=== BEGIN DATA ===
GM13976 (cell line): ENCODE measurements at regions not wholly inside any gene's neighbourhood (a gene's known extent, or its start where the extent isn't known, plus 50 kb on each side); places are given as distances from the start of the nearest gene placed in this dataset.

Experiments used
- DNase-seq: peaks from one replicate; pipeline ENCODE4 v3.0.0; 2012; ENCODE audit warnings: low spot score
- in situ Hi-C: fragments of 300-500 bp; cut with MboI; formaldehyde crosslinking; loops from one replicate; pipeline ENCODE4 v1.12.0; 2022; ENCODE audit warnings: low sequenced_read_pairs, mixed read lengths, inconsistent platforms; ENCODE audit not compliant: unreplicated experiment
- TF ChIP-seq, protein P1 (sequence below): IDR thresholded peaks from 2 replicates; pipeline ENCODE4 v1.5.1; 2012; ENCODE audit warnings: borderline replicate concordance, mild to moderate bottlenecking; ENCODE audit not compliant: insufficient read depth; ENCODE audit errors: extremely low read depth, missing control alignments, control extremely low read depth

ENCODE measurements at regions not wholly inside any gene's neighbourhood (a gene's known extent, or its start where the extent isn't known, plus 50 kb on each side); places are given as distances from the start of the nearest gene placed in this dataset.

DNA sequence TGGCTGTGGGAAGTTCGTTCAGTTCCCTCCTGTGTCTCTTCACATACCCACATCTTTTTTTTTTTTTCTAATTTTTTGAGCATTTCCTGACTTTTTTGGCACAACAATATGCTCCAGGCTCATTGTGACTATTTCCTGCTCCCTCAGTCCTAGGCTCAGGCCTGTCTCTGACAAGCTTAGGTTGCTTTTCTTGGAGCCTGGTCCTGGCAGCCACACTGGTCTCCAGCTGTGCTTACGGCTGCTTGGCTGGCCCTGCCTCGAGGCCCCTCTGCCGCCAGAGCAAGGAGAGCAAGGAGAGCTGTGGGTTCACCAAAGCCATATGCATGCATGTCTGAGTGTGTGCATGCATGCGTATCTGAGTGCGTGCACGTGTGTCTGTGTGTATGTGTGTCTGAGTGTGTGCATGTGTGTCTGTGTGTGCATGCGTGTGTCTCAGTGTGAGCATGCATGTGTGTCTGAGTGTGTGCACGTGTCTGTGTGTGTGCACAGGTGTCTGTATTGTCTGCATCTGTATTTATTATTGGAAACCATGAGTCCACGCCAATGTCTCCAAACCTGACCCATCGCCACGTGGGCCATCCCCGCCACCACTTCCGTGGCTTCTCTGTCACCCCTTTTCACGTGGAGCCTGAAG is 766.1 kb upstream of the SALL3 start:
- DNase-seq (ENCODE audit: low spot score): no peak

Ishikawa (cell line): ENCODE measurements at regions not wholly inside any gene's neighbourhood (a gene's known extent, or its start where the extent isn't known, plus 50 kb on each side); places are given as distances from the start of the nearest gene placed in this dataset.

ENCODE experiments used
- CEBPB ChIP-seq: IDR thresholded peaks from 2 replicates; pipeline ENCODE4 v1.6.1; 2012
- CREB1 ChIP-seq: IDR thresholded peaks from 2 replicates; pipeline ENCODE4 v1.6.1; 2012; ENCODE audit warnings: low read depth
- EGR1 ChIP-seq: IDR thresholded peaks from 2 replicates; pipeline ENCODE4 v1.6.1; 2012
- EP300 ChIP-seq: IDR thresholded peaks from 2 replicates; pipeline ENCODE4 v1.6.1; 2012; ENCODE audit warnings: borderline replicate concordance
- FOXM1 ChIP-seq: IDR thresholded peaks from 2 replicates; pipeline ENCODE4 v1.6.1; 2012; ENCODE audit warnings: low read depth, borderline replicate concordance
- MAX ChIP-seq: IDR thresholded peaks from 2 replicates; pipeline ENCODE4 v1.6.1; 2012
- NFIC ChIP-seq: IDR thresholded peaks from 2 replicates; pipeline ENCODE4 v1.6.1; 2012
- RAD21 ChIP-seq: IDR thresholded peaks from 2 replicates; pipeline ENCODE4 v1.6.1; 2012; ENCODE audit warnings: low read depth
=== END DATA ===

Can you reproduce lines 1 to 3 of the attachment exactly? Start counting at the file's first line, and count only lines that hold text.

GM13976 (cell line): ENCODE measurements at regions not wholly inside any gene's neighbourhood (a gene's known extent, or its start where the extent isn't known, plus 50 kb on each side); places are given as distances from the start of the nearest gene placed in this dataset.

Experiments used
- DNase-seq: peaks from one replicate; pipeline ENCODE4 v3.0.0; 2012; ENCODE audit warnings: low spot score